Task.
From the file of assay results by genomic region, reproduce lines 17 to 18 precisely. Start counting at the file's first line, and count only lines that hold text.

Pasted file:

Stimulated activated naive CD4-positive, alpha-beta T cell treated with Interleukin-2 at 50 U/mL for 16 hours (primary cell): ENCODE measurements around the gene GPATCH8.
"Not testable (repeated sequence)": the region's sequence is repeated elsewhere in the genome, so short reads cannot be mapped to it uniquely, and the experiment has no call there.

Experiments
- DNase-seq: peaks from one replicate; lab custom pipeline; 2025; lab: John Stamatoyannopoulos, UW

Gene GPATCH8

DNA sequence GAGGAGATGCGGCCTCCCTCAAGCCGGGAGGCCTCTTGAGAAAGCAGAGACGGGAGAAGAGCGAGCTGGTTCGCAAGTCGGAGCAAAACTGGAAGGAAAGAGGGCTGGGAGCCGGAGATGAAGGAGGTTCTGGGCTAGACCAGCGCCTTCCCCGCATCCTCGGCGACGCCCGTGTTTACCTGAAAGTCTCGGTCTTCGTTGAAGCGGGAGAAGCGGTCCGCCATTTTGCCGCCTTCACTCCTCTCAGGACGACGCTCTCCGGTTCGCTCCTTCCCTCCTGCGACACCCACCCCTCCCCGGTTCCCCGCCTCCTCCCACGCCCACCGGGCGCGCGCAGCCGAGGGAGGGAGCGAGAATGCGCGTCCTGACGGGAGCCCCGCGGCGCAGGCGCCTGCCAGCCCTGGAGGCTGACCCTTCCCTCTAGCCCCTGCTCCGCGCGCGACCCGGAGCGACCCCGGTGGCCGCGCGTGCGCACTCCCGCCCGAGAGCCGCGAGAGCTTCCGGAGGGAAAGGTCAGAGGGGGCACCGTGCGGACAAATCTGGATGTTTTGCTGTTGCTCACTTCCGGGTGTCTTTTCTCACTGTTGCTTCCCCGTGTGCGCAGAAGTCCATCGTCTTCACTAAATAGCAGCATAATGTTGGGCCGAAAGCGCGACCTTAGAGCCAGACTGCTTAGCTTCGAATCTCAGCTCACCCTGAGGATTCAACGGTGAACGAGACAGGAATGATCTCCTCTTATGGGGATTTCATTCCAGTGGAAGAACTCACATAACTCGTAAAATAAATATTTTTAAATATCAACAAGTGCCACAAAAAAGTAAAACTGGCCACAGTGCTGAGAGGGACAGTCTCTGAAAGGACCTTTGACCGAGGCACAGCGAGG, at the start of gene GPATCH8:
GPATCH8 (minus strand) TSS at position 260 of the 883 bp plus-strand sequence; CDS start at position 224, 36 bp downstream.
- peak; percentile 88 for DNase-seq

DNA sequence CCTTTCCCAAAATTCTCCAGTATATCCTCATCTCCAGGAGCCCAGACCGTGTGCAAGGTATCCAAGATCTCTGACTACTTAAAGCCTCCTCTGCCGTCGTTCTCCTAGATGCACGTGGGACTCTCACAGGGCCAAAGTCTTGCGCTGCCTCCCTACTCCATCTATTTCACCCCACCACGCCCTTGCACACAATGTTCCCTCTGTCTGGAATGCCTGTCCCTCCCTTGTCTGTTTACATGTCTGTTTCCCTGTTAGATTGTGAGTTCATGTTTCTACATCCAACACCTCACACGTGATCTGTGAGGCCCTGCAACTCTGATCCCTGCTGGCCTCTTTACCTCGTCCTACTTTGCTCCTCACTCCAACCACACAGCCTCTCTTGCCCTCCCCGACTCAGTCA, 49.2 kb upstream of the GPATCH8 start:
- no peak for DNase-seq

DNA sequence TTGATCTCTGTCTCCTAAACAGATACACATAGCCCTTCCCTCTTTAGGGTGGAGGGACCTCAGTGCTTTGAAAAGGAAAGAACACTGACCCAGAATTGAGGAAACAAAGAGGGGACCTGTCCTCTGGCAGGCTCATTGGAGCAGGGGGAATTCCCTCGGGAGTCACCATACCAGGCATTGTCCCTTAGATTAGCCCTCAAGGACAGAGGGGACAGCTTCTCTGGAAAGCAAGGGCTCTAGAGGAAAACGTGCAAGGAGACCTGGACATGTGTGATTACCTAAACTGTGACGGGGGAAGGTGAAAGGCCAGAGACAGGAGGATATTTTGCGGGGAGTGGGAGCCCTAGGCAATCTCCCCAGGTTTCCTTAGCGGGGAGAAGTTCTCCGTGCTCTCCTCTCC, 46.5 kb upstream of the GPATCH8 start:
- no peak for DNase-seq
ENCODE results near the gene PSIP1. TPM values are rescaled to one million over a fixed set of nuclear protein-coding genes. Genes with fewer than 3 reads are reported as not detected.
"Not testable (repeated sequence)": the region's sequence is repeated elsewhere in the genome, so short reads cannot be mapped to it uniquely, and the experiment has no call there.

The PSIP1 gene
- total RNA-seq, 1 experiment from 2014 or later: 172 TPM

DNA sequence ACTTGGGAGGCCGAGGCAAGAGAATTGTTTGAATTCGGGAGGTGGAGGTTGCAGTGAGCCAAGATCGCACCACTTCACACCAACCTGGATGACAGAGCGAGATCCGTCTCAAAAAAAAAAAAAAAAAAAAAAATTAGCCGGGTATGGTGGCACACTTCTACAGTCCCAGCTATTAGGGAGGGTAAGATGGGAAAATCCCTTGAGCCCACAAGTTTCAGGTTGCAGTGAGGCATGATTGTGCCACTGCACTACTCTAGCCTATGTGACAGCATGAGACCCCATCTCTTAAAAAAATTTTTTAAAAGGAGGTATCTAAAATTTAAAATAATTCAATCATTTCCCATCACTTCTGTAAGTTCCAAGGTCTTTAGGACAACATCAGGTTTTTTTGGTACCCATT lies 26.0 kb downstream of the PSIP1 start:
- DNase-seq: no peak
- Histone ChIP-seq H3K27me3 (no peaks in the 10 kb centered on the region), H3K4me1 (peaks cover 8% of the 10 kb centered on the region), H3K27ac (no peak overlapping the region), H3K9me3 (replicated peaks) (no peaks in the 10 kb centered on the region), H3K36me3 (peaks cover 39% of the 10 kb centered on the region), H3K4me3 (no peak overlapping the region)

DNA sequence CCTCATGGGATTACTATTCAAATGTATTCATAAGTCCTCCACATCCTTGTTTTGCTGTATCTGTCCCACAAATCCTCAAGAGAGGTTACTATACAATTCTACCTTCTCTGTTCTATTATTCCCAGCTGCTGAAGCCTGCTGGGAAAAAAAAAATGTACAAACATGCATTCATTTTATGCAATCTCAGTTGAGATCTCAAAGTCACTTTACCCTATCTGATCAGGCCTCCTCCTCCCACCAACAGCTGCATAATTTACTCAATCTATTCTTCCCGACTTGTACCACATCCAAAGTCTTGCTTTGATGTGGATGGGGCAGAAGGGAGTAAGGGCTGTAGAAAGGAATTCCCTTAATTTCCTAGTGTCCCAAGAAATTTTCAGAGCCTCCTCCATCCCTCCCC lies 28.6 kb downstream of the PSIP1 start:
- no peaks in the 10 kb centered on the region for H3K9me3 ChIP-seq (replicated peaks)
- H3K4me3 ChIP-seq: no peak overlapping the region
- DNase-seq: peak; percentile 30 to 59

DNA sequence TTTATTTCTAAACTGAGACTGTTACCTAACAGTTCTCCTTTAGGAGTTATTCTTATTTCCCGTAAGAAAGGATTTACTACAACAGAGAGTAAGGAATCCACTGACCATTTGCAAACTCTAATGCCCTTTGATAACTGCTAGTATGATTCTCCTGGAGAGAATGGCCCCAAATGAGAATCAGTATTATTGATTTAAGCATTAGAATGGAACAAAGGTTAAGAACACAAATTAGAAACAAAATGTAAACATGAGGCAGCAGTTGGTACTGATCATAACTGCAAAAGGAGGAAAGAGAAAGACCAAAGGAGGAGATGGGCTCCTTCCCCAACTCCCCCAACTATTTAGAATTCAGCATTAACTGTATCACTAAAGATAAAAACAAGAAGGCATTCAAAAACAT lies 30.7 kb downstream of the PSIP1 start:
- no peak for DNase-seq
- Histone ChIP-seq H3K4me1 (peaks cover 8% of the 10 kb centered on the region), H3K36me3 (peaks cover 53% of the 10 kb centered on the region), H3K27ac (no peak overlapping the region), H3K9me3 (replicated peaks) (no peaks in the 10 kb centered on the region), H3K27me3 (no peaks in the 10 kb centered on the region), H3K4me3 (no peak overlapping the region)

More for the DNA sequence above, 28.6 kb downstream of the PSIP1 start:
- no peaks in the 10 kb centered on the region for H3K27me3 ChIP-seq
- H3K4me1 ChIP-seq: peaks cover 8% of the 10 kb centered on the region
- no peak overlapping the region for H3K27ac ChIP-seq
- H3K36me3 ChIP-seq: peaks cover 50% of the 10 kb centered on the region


DNA sequence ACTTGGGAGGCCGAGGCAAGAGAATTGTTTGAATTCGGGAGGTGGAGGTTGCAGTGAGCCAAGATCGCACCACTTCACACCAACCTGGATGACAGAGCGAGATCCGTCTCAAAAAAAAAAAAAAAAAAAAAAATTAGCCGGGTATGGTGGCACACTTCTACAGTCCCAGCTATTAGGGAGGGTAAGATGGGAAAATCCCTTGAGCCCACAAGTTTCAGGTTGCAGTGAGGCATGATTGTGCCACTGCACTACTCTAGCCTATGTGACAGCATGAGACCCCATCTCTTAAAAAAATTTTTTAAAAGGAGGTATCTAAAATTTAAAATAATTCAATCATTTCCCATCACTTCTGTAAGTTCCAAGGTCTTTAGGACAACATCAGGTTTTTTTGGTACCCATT lies 26.0 kb downstream of the PSIP1 start:
- DNase-seq: no peak